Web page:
For safety reasons, some adits are closed completely with expandable insulation material.
Other adits are fitted with "bat gates" to maintain the bat habitat but make the hills safe for the curious explorer. Here Eve Byron, a reporter with the Helena Independent Record, takes a closer look at a bat gate installed in the Scratchgravel Hills north of Helena.
The Scratchgravel Hills north of Helena are surrounded by subdivisions, which means a dramatic increase in all types of uses over the last 20 years. The hills were named because prospectors would literally “scratch gravel” looking for gold and other minerals.
As use increased, the BLM recognized that many of the former mine features are attractive nuisances to visitors in the area and are accidents waiting to happen.
Joan Gabelman, Butte Field Office geologist, has spent a portion of the last several years identifying hazardous sites and trying to eliminate the danger without losing the historic or cultural values. Additionally, several of the adits and shafts have attracted bats over the years and are now wildlife habitat. Consequently, Gabelman has worked with other program areas including wildlife, cultural, geology and botany to determine the best course of action for each site.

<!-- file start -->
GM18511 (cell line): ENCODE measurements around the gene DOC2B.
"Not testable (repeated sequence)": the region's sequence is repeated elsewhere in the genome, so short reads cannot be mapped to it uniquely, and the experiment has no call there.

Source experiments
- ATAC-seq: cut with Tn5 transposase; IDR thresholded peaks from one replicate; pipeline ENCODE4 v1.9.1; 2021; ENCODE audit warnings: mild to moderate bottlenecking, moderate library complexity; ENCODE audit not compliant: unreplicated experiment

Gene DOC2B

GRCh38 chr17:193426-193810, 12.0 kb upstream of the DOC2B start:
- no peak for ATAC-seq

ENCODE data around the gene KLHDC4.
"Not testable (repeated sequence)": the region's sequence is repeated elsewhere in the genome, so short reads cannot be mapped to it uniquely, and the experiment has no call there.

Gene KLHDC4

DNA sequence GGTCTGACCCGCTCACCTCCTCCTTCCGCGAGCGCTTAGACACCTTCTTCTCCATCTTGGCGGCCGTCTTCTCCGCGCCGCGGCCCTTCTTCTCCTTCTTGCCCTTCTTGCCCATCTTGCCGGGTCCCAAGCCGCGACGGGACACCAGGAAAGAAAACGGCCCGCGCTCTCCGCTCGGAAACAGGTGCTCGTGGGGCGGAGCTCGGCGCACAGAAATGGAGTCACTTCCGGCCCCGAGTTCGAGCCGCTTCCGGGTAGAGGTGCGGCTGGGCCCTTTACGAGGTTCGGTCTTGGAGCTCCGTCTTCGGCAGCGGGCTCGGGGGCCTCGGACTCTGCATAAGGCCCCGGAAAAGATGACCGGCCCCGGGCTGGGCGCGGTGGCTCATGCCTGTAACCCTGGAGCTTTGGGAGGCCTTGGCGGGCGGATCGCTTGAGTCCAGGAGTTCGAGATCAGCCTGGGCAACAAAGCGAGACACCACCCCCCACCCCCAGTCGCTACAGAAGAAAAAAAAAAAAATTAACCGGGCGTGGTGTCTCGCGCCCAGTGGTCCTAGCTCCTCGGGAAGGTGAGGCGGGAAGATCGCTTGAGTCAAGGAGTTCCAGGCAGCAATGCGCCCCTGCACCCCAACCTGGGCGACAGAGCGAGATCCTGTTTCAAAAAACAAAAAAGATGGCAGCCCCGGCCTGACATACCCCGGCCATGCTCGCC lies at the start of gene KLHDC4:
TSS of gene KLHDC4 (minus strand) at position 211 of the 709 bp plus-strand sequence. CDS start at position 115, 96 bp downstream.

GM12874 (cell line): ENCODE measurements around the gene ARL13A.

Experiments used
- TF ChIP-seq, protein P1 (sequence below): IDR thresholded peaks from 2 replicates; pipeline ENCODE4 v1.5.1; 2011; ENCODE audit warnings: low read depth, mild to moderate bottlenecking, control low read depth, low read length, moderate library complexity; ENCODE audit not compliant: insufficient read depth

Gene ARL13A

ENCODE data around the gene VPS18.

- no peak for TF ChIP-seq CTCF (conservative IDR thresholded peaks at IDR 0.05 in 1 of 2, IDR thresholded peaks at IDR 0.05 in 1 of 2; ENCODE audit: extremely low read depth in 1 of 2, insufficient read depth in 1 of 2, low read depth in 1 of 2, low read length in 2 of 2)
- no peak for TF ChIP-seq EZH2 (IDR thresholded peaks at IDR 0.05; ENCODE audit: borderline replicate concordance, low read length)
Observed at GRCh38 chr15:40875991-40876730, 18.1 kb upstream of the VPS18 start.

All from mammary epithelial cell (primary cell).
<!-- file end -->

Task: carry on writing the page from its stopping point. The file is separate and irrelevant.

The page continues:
Mitigation can come in a number of ways – some of the adits are closed completely while others have bat gates installed so that bats and other small critters can pass through but curious people are kept out. For other features, it is simply a matter of reshaping the tailings pile to make the area less hazardous.
Besides the obvious dangers, some adits have been known to contain old mining supplies such as dynamite or blasting caps. As they age, the explosive material crystallizes, making them more unstable – one more reason to address the issue.
Gabelman is quick to give credit to the state and national abandoned mine land programs for their funding and staffing support. She also likes to point out that the goal is to make the area safe for public land visitors -- not to erase history.
“We have such a rich mining history in western Montana,” said Gabelman. “We want to preserve as much as possible for future generations.”